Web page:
Mailinglist Archive: opensuse-factory (914 mails)

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Re: [opensuse-factory] out of curiosity - / grow from 10 to 12GB
On 05/06/17 12:56 PM, Peter Mc Donough wrote:
Years ago, when I started with Linux, SuSe in fact, it was customary to have
several system-partitions on an HDD, for example for / /swap /boot /tmp /usr
/var and /home anyway, the reasons for it, I forgot. It was probably the size
of
HDDs, reliability and one may have needed more than one HDD for a decent
system.

I don't know about "customary", and I don't know about "reliability".

Yes, back in the 1970s when a RK02 was 5M, having a separate drive for /usr
(which is where the user accounts lived in the days before USG introduced /home)
was pretty much a necessity. By the time we had UNIX (think: "SCO") on a PC
drives were a good deal larger and was running the IS, user accounts and
application built with a Progress RDBMS on a single drive on a PC. I made good
money doing that back in the 1985/87 timeframe.

Reliability, then, came from backups, not just of the software, the database,
but having a backup machine and parts in the closet.

In due course we came to have reliability though better products and though
RAID. I think that approach still holds.

Compartmentalization is quite another matter.
Sometimes it simplifies matters such as backup and restore.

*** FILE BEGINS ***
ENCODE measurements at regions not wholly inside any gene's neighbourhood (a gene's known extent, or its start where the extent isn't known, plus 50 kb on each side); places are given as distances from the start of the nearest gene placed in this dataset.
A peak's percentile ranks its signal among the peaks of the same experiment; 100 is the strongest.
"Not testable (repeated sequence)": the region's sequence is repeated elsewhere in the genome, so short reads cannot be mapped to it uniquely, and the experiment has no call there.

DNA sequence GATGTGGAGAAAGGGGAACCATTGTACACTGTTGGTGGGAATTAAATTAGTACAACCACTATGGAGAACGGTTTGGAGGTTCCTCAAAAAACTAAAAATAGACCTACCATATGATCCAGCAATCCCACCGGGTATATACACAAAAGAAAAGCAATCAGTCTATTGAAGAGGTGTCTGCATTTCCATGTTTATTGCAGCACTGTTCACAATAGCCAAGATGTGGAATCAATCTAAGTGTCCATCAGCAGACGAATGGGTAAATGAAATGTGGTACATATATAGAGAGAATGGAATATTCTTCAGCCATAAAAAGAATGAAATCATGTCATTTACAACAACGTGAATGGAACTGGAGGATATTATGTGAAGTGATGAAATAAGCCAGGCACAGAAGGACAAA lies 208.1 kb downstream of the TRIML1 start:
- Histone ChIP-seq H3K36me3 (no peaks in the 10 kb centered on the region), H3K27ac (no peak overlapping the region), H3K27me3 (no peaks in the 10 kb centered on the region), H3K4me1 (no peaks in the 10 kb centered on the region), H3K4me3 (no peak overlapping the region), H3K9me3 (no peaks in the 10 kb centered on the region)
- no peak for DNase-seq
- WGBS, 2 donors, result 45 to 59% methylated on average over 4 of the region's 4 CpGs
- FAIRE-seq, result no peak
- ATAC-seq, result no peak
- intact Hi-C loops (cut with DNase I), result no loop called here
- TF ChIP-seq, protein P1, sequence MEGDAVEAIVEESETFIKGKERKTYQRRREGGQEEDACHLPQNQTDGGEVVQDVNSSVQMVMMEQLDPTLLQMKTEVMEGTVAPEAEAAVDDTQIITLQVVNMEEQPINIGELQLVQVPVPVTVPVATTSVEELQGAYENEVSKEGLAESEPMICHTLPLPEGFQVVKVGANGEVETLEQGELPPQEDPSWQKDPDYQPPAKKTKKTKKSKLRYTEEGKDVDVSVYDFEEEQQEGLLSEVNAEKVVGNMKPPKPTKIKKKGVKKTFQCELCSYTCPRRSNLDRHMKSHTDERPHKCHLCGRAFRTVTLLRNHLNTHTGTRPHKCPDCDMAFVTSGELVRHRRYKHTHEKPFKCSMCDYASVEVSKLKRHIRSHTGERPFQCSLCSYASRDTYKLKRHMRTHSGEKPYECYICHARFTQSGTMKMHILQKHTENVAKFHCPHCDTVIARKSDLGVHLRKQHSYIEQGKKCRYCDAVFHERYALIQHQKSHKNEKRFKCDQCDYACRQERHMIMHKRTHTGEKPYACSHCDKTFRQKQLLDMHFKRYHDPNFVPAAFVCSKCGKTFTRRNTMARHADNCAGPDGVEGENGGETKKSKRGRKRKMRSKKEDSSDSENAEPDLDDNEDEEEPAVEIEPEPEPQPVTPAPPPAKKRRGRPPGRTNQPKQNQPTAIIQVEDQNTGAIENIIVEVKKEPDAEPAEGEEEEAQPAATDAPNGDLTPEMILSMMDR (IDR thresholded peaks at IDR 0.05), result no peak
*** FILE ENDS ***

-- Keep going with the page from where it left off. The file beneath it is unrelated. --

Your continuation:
More often than not it is about some aspect of reliability.
I gave the example in another post of a simple DoS script.
The principle holds for programming errors as well as for malice.

One of the classical reasons for having separate /tmp and /var and /srv has to
do with security. I've mentioned the idea of mounting "nosuid,nodev,noexec".
Why? A malicious user can create a (possibly) symbolic link to a file not
otherwise accessible to him or her in a directory such as /tmp. If you don't
have a seperate /tmp you can't mount it "nosuid,nodev,noexec". The same logic,
quite obviously applies to a malicious user breaking in via a network service to
/srv. These and other can also apply in /usr/tmp or if the user has an account,
under /home.

Of course in a shared service environment there may be other reasons that have
to do with administration. LVM Thin Pools are one example.

I'm sure other users can think of many reasons for compartmentalization even in
a single user environment.

--
Vizzini: INCONCEIVABLE!
Inigo: You keep using that word. I do not think it means what you think it
means.
-- The Princess Bride
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